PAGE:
Trumpette claiming she’s Pocahontas’ descendant backs Trump’s use of name

8:25 p.m Wednesday, Nov. 29, 2017 Homepage
Debbie Porreco with Donald Trump at Mar-a-Lago

A Palm Beach woman and Mar-a-Lago Club member who says she’s a descendant of Pocahontas says she doesn’t have a problem with President Donald Trump’s use of the name to disparage Democratic Massachusetts Sen. Elizabeth Warren.

Debbie “White Dove” Porreco says she personally told then-candidate Trump this past year that his mentions of “Pocahontas” aren’t offensive.

“He asked me one time at Mar-a-Lago. He said, ‘Do you mind me using ‘Pocahontas’ for American Indians?’ I said, ‘It doesn’t bother me,’” Porreco said Wednesday.

“It’s just a term,” she said. “He’s not saying anything bad about Pocahontas, or bad about Native Americans … sometimes people read into things too much … they are just looking to say something bad about him.”

Porreco, who grew up Debbie White Dove Custalow, says she is descended from Pocahontas and grew up on the same grounds as the 17th-century native American known for her association with the colonial settlement of Jamestown, Va. — on what is now the Mattaponi Indian reservation in Virginia.

A 2003 obituary of Porreco’s father by Indian Country Media Network describes Mattaponi Chief Daniel Webster Little Eagle Custalow as “a descendant of Pocahontas and known by both Indian and non-Indian people for his spirituality.”

Trump has been criticized this week for referring to Warren as “Pocahontas” during a White House ceremony to honor Navajo Code Talkers, who transmitted secret messages during World War II by using codes based on their Native American languages.

Trump began calling Warren “Pocahontas” during his 2016 presidential campaign in an apparent attempt to mock her claim of having Native American ancestors.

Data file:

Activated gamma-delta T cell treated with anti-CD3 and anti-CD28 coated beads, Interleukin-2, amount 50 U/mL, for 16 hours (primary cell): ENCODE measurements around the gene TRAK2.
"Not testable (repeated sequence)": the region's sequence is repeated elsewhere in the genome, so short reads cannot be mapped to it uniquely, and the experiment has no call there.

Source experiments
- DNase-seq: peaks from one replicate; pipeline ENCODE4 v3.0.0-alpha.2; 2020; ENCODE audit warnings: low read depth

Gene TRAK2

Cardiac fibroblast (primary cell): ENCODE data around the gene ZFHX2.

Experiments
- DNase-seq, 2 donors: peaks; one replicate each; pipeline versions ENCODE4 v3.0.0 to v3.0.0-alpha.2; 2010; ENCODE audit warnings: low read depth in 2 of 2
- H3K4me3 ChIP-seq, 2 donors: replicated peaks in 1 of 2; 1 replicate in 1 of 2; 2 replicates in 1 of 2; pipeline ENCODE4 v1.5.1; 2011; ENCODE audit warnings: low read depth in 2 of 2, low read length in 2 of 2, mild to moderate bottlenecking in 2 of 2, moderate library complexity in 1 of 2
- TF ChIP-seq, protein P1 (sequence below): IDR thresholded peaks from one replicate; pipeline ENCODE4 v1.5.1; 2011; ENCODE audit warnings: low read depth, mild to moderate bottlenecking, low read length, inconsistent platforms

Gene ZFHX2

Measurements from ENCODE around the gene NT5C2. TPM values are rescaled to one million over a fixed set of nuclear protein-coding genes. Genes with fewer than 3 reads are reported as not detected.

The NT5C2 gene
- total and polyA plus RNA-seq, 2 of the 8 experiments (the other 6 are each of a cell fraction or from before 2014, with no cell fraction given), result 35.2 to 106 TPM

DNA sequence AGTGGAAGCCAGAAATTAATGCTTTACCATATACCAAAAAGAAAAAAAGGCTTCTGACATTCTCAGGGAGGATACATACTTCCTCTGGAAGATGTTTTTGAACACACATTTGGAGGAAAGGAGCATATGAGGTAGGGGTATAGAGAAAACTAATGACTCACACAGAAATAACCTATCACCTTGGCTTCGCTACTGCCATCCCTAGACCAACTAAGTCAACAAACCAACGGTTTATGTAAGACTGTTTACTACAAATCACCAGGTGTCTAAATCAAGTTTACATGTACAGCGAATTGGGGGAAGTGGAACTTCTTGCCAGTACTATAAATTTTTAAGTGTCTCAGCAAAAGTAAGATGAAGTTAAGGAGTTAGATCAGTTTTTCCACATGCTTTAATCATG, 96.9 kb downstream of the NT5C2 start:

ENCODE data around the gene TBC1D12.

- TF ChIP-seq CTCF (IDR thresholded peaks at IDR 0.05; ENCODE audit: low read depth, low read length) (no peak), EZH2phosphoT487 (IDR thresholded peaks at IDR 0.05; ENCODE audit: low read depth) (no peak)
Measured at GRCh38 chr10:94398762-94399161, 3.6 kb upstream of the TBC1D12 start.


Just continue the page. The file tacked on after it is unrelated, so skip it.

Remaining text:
Critics accused her during her 2012 Senate campaign of falsely claiming Native American ancestry to gain advantage as a law professor.

Warren said in her 2014 biography that she was raised to believe she had Native American ancestors and “never asked for special treatment when I applied to college, to law school, or for jobs.”

As for proving her ancestry, Warren wrote: “As a kid, I had learned about my Native American background the same way every kid learns about who they are: from family. I never questioned my family’s stories or asked my parents for proof or documentation. What kid would?”

Porreco, 63, is a member of the Trumpettes, a group of female Trump supporters formed in 2015. She joined Mar-a-Lago along with her husband, the late Lou Porreco, nearly 20 years ago.

She said she used to see Trump at Mar-a-Lago several times a year, but less often now that he is in the White House.

“He knew I was American Indian. He always has been very kind to me. Wayne Newton is my cousin and has done shows at Mar-a-Lago,” said Porreco.

Porreco said she admires Trump for speaking his mind.

“I know his heart. He says what he thinks. I think he’s a wonderful president. He’s really trying … he’s so strong. I don’t think any other human being could have endured what he’s enduring. That’s who we need as a president – someone who can stand up for what’s right.”

Porreco loves being a member at Trump’s Mar-a-Lago Club. “He’s done a wonderful job with it. It’s like you are part of his extended family, and he treats you like that.”

Porreco said she’s skeptical of Warren’s claim of Native American ancestry.

“I really don’t think she is,” Porreco said.

The White House and Warren’s office did not respond late Wednesday to requests for comment on Porreco’s remarks.

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